A new study published in the Journal of Animal Ecology has found that the decline in Yellowstone National Park’s elk due to the reintroduction of wolves has affected another one of the area’s top predators in a roundabout way–the famous park’s grizzlies are now eating a larger portion of berries than before. The study, led by Oregon State University professors William Ripple and Robert Beschta, found that the likelihood of finding berries in grizzly scat significantly increased in the years following the reintroduction of wolves.
“The grizzly bear uses some of the same plants that the prey of the wolf uses,” Ripple told the Los Angeles Times. “The reintroduction of one top predator is potentially affecting another top predator through this food web.”
For almost 70 years wolves had been absent from Yellowstone National Park, leaving species like elk to prosper and sometimes even become overpopulated. The gray wolf was reintroduced to the area in 1995 and elk numbers subsequently declined, but scientists noticed a resurgence of plant life such as cottonwood and aspen. In testing grizzly scat over a 19-year period, researchers found that the bears are consuming more berries as the number of berry-feeding elk decreases.
While the bears do seem to be fattening up on this year’s fruit crop, researchers warn that it may not be entirely beneficial to the animals in the long run–bears are turning to berries because their other food sources seem to be lacking.
Other studies state that Yellowstone’s elk, once abundant, are now struggling to maintain their populations. The elk’s recent problems may be due to a dramatic decline in one of the bear’s other major food sources, the cutthroat trout. Non-native trout species have been competing with the cutthroat in a battle for survival within the park, leading officials to halt most angling opportunities for the fish. For now, it has not been enough to stop the decline and bears have turned to preying on elk calves as a result, putting them directly in competition with wolf packs.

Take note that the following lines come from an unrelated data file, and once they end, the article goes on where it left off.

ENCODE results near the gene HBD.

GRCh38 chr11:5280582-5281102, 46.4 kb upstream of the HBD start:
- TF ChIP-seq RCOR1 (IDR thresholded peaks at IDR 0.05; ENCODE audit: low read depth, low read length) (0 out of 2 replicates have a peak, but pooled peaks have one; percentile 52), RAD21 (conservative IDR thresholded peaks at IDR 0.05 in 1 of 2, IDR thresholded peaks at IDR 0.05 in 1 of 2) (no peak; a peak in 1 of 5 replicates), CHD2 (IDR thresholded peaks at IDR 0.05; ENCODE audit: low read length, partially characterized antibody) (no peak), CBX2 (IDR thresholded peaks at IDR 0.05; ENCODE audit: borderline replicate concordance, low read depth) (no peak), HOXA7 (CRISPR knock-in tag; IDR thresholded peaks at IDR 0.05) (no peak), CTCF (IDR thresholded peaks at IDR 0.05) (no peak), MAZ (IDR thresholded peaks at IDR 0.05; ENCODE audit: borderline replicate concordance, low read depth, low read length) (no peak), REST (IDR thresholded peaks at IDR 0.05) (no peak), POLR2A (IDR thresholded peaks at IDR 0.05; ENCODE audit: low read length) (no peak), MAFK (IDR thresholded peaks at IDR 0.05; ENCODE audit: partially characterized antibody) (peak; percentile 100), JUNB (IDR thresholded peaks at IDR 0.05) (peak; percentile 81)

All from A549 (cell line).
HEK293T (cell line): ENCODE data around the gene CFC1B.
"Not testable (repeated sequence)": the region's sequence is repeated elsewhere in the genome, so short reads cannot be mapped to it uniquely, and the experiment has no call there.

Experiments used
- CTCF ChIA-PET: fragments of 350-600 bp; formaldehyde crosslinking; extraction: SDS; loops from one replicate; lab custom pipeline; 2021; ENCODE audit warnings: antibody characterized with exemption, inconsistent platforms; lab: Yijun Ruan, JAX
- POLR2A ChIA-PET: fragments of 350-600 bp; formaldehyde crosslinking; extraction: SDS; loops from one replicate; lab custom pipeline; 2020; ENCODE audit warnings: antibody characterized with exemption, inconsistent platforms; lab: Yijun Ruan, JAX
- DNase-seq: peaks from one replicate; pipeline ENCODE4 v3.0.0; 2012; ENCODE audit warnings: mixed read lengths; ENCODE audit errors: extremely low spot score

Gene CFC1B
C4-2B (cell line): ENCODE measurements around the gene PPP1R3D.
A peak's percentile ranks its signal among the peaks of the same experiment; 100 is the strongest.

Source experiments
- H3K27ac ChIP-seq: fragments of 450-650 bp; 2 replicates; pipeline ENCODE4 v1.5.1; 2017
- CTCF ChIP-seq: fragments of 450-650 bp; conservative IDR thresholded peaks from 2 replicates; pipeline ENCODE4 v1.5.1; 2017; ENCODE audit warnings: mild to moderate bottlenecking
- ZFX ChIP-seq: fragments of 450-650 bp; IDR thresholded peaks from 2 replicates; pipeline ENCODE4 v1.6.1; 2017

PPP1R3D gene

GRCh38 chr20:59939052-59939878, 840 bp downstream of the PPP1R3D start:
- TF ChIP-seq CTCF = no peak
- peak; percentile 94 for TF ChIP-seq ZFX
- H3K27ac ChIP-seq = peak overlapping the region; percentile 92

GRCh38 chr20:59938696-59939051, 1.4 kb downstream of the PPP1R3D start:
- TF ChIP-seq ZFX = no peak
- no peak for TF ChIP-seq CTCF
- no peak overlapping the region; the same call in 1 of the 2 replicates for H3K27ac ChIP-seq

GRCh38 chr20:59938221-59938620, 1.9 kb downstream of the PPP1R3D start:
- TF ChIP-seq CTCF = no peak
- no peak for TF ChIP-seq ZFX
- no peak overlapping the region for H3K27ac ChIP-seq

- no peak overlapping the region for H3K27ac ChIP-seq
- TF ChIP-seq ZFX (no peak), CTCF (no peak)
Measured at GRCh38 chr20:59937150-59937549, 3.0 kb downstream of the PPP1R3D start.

A study headed by biologist Arthur Middleton found that bears and drought account for the highest impact on elk numbers, with wolves a distant third. Scientists are concerned that with the decrease in trout, Yellowstone’s bears may have problem sustaining their diet with other food sources. Berries will also not provide a stable food source for bears, as they will take time to regrow.
Overall researchers say that the reintroduction of wolves to the Yellowstone ecosystem, one of America’s most prized spots of wilderness, will leave a lasting mark beyond elk and bears. Plant life once kept in check by elk has started to return in great numbers, supporting increased populations of the animals that thrive on them. Park officials reported a curious increase in the number of beavers as well.
“We’re in the early stages of this ecosystem recovery. This is what we call passive restoration,” Ripple said. “We put the wolf back in and then we let nature take its course.”
Image courtesy National Park Service